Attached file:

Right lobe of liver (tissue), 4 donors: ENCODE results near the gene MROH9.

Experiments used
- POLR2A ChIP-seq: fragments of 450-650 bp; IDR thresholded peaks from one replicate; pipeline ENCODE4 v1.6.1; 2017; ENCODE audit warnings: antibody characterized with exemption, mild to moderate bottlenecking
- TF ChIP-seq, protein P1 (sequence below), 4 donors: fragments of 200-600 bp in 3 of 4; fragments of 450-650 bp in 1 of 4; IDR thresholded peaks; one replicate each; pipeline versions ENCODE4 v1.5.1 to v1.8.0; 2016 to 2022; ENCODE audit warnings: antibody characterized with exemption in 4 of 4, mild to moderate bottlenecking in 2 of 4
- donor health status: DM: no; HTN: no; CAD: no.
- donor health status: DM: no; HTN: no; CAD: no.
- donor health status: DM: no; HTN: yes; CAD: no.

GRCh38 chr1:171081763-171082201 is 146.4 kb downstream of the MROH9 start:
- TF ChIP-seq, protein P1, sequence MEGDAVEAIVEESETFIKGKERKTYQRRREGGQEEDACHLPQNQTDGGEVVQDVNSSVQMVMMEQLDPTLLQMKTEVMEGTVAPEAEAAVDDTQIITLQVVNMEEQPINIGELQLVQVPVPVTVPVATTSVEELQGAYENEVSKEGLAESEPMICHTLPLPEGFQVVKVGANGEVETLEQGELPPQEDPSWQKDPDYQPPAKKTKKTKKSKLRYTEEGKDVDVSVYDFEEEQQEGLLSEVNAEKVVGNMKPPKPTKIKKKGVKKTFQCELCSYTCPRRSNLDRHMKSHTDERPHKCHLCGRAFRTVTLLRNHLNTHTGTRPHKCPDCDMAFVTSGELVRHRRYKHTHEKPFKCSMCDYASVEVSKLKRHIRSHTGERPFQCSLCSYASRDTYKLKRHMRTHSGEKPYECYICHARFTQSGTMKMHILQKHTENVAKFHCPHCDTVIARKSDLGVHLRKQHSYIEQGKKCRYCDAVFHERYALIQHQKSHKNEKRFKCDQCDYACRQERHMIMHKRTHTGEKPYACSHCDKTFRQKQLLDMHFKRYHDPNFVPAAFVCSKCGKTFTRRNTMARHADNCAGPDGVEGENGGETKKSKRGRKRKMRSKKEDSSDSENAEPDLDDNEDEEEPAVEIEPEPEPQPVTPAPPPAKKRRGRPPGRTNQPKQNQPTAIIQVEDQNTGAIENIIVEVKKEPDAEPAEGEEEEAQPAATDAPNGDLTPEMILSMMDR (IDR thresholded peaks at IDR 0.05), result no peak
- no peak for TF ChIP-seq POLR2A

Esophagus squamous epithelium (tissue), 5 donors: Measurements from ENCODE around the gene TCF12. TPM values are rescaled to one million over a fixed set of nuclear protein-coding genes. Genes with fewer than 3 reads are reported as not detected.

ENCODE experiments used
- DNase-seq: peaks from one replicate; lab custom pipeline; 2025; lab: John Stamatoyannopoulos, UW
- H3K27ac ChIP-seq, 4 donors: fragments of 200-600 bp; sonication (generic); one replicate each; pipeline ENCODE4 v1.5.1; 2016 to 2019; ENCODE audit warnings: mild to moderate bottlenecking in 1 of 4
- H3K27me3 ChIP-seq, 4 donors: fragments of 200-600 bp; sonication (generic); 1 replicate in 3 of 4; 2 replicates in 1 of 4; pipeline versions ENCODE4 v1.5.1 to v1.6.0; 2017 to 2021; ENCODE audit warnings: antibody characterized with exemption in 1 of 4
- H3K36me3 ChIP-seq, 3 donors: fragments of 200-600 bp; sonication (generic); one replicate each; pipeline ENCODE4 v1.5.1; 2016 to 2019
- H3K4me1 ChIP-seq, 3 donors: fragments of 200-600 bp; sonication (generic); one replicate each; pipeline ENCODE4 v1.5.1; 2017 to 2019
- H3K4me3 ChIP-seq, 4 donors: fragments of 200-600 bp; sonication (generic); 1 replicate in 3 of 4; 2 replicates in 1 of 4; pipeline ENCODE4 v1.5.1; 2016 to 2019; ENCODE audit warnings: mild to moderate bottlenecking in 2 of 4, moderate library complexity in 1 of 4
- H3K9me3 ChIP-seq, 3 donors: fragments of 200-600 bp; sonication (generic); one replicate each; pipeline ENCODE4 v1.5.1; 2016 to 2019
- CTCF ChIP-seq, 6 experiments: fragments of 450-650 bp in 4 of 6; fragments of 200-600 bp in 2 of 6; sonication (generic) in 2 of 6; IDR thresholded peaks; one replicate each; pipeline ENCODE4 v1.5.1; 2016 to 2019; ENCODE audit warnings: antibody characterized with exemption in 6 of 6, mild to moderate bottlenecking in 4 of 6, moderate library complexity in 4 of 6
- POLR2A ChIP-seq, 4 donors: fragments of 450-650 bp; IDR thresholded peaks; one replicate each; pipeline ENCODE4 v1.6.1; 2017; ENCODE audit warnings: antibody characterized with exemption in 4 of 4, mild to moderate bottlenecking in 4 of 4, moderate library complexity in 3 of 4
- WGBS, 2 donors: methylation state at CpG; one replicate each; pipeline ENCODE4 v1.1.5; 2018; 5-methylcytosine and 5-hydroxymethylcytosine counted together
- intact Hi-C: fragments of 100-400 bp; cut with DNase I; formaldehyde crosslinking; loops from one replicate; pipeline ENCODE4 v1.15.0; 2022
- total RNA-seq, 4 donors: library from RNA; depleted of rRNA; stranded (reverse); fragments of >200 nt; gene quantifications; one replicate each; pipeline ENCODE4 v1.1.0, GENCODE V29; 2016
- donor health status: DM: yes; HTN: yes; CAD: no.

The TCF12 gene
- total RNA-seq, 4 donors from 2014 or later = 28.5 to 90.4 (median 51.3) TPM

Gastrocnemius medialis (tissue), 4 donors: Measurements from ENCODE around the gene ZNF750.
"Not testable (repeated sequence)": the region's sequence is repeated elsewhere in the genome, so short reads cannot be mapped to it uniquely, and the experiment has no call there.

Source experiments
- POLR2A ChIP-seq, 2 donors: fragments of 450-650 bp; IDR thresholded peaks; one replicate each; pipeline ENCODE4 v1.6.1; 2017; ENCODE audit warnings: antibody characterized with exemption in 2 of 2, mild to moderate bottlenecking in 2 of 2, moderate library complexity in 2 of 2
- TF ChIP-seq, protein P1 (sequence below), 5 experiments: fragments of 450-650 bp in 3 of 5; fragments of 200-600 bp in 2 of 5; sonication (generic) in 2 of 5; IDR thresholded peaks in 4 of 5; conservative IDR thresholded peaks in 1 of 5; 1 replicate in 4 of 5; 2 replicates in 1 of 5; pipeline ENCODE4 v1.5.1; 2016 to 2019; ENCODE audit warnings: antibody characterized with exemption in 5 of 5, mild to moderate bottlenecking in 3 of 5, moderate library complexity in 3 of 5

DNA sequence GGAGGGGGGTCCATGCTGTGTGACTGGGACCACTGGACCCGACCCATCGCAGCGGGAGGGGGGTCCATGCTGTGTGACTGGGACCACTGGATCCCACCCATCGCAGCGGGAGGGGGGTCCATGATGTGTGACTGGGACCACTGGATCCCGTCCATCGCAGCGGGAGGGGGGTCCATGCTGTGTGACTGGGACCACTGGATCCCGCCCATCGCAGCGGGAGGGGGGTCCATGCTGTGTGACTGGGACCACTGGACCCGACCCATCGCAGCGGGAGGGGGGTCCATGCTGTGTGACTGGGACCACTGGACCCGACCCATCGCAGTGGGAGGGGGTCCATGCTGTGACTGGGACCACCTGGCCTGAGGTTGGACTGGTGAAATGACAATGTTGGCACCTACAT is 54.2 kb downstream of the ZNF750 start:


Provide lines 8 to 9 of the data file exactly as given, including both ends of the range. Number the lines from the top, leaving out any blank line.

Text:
GRCh38 chr1:171081763-171082201 is 146.4 kb downstream of the MROH9 start:
- TF ChIP-seq, protein P1, sequence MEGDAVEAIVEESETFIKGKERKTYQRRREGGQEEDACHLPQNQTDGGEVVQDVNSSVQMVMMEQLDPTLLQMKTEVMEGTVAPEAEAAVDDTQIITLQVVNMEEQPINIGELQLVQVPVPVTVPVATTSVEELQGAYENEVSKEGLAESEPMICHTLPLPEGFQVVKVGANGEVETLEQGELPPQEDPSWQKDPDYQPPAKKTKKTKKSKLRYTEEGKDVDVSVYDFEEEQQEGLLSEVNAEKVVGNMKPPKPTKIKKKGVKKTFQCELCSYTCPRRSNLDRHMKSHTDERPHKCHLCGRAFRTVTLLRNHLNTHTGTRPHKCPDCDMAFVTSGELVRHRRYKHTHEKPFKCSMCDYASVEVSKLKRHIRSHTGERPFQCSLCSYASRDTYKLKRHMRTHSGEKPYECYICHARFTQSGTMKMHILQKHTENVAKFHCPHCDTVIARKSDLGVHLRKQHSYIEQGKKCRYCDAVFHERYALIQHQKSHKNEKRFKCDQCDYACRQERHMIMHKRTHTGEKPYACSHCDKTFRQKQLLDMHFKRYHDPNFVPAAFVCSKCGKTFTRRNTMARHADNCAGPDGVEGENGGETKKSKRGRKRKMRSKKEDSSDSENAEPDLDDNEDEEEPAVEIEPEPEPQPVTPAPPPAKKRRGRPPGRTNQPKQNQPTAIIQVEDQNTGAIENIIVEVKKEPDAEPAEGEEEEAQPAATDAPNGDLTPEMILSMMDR (IDR thresholded peaks at IDR 0.05), result no peak